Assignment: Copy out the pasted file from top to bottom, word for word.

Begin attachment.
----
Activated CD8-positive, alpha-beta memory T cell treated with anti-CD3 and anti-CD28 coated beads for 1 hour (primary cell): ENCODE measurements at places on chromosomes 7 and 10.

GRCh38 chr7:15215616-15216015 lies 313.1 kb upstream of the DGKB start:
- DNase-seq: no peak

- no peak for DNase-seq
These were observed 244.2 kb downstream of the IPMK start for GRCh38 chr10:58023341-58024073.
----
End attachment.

Activated CD8-positive, alpha-beta memory T cell treated with anti-CD3 and anti-CD28 coated beads for 1 hour (primary cell): ENCODE measurements at places on chromosomes 7 and 10.

GRCh38 chr7:15215616-15216015 lies 313.1 kb upstream of the DGKB start:
- DNase-seq: no peak

- no peak for DNase-seq
These were observed 244.2 kb downstream of the IPMK start for GRCh38 chr10:58023341-58024073.